Card lim­its buy­ing to es­sen­tials

Sunday Herald Sun - - Front Page - SA­MAN­THA MAIDEN NA­TIONAL PO­LIT­I­CAL EDI­TOR sa­man­

TEENAGE wel­fare re­cip­i­ents will have their in­come quar­an­tined for es­sen­tials un­der a plan to is­sue a new debit card that bans spend­ing on il­licit drugs, booze, pornog­ra­phy and cig­a­rettes to un­der-18s.

The Turn­bull Govern­ment is ex­am­in­ing op­tions to ex­tend in­come man­age­ment to teenagers on the dole af­ter years of test­ing the pol­icy in in­dige­nous com­mu­ni­ties.

The Healthy Wel­fare Card can re­strict up to 80 per cent of un­der-18s’ Youth Al­lowance for life’s es­sen­tials — hous­ing costs, food and bills.

The cash­less wel­fare card op­er­ates sim­i­lar to any other credit card but can­not be used to buy cig­a­rettes, pornog­ra­phy, al­co­hol or get cash for il­licit drugs.

Ap­prox­i­mately 140,000 Aus­tralian teenagers re­ceive some form of wel­fare.

The largest group is around 76,000 un­em­ployed peo­ple aged 16-20, re­ceiv­ing Youth Al­lowance.

There are also an es­ti­mated 21,000 un­der-20s on the Dis­abil­ity Sup­port Pen­sion and 10,000 sin­gle par­ents who rely on par­ent­ing pay­ments.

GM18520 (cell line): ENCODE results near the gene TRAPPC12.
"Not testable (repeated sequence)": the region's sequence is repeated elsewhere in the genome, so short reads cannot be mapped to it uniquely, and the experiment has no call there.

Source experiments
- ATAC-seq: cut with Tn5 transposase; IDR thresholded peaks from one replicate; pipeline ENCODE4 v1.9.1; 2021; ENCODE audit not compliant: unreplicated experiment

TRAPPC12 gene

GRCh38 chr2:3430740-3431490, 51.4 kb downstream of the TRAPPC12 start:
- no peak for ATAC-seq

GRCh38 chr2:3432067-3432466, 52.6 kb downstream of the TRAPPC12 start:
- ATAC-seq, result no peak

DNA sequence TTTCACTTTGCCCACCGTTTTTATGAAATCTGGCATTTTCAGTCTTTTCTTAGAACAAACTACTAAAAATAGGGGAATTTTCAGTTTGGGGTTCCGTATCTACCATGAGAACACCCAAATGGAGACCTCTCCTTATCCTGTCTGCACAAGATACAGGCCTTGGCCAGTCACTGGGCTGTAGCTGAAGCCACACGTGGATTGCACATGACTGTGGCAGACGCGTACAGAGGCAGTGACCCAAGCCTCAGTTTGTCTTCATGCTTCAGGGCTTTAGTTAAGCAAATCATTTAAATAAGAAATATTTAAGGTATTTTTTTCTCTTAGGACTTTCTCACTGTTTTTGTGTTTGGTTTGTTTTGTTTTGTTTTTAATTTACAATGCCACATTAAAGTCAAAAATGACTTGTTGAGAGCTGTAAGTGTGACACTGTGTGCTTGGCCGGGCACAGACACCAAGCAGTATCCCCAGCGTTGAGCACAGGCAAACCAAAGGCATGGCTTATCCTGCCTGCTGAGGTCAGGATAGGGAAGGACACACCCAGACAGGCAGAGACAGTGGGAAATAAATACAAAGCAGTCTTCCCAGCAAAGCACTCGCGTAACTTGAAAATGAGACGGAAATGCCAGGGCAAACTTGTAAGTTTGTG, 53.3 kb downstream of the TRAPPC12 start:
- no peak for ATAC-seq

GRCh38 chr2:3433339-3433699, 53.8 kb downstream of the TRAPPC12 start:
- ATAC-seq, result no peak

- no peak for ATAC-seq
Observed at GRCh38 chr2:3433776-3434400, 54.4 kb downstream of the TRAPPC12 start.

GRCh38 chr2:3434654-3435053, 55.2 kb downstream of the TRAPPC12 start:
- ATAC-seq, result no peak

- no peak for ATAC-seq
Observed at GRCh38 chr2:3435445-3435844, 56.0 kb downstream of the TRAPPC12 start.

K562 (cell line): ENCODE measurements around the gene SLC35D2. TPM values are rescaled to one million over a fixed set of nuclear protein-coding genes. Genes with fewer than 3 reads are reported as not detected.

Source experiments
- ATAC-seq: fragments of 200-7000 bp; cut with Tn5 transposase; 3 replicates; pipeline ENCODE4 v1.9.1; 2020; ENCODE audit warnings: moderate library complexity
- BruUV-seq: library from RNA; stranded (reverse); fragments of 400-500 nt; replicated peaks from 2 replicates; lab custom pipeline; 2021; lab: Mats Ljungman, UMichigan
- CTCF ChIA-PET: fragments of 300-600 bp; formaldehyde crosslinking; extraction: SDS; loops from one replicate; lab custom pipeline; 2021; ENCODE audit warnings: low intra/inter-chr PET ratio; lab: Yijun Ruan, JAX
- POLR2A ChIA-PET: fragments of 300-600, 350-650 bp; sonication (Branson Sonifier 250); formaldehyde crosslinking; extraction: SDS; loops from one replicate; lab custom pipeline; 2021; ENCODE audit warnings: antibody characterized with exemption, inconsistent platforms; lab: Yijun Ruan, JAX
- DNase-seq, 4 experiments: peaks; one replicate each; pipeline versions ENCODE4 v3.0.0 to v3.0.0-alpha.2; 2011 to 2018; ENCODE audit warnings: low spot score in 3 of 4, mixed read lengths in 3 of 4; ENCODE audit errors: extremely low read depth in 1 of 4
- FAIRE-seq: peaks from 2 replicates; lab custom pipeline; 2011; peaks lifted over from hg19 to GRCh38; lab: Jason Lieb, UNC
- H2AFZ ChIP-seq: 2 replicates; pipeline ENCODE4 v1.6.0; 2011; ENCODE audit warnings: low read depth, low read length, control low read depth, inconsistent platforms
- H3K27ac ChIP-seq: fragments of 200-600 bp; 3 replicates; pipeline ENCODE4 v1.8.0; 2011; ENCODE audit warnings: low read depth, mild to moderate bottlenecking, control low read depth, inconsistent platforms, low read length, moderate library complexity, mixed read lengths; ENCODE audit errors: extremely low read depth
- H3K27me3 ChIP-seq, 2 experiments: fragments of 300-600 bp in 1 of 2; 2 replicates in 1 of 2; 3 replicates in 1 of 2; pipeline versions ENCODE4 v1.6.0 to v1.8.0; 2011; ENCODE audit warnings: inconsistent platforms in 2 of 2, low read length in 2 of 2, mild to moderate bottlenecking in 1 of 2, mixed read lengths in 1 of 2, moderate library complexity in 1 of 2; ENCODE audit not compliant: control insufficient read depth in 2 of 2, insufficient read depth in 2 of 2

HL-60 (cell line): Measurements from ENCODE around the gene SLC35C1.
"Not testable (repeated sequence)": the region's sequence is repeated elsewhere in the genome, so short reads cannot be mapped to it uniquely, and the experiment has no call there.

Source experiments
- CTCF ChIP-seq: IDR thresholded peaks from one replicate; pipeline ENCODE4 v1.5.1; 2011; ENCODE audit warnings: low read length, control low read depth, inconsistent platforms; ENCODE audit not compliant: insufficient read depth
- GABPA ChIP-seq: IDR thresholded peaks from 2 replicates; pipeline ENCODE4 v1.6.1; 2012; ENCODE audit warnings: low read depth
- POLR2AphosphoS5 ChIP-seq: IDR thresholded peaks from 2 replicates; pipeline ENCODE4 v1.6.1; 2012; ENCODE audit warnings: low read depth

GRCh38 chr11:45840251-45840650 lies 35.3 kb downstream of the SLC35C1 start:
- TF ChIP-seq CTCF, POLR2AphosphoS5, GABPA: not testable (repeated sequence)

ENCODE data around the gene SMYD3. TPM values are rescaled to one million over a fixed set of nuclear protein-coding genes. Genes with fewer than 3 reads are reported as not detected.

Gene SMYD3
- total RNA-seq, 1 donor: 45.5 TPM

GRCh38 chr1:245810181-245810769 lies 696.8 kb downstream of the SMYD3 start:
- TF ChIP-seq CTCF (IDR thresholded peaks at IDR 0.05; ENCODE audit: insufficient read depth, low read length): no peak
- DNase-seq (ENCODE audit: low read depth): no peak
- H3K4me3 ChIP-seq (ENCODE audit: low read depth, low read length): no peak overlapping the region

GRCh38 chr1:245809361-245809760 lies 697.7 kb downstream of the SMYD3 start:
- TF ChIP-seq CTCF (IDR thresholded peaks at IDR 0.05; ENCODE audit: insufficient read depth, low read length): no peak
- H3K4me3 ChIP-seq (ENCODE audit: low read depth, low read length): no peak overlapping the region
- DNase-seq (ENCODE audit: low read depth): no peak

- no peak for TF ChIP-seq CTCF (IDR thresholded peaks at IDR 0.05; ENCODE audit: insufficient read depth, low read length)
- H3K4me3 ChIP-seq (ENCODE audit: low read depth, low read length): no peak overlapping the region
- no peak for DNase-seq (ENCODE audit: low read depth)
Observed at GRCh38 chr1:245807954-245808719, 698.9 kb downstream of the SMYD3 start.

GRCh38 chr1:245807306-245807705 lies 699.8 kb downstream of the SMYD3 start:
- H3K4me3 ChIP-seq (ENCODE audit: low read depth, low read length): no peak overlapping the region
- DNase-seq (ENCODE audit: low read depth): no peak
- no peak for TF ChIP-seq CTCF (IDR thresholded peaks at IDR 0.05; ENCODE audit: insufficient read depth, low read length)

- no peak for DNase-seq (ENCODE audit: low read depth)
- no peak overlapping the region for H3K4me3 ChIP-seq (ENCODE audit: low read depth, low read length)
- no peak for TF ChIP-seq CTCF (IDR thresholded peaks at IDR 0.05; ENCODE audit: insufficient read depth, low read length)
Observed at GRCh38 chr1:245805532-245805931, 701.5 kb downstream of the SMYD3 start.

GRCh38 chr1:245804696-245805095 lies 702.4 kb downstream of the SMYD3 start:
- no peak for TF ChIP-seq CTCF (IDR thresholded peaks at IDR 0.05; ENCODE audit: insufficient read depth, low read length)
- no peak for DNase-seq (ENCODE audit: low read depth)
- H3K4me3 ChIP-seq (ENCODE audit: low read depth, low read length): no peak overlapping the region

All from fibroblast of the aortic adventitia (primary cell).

Hu­man Ser­vices Min­is­ter Alan Tudge has long cham­pi­oned in­come man­age­ment to stop wel­fare cash be­ing used to buy booze and drugs, fu­elling fam­ily vi­o­lence — the cost of which is a huge drain on the econ­omy.

Mr Tudge re­fused to be drawn on the govern­ment’s plans to roll out the cash­less wel­fare card to un­der-18s, con­firm­ing only the cur­rent ar­range­ments.

“We have made no de­ci­sions about any pos­si­ble ex­ten­sion of the cash­less wel­fare card be­yond the trial sites in Ce­duna and East Kim-

berly,’’ Mr Tudge told the Sun­day Her­ald Sun.

But Coali­tion MPs are un­der­stood to be en­thu­si­as­tic about the idea, and Mr Tudge re­mains a pas­sion­ate ad­vo­cate for the ex­ten­sion of the scheme.

In Au­gust 2015, he wrote: “The logic is in­escapable. We have places where wel­fare is a ma­jor part of the lo­cal econ­omy and the wel­fare dol­lar is fu­elling gam­bling, al­co­hol and drug abuse.”

Mr Tudge has pushed for an ex­pan­sion of the scheme de­scrib­ing it in speeches as al­low­ing re­cip­i­ents to “get their lives back on track”.

“It’s not just that in­di­vid­u­als are wast­ing wel­fare pay­ments, but wel­fare abuse is de­stroy­ing the lives of women and chil­dren.”

Un­til now the re­forms have proven ex­pen­sive and com­pli­cated to man­age, with the govern­ment spend­ing more than $1 bil­lion on the in­come man­age­ment tri­als.

The fed­eral Bud­get al­ready in­cludes fund­ing for an ex­ten­sion of in­come man­age­ment un­til 2017, in­clud­ing a new debit card that pro­vides a cheaper method of ringfenc­ing ben­e­fits cash.

In­tro­duced a decade ago un­der the Howard govern­ment’s “emer­gency re­sponse” in the North­ern Ter­ri­tory, the tech­nique was at first used only in in­dige­nous com­mu­ni­ties there.

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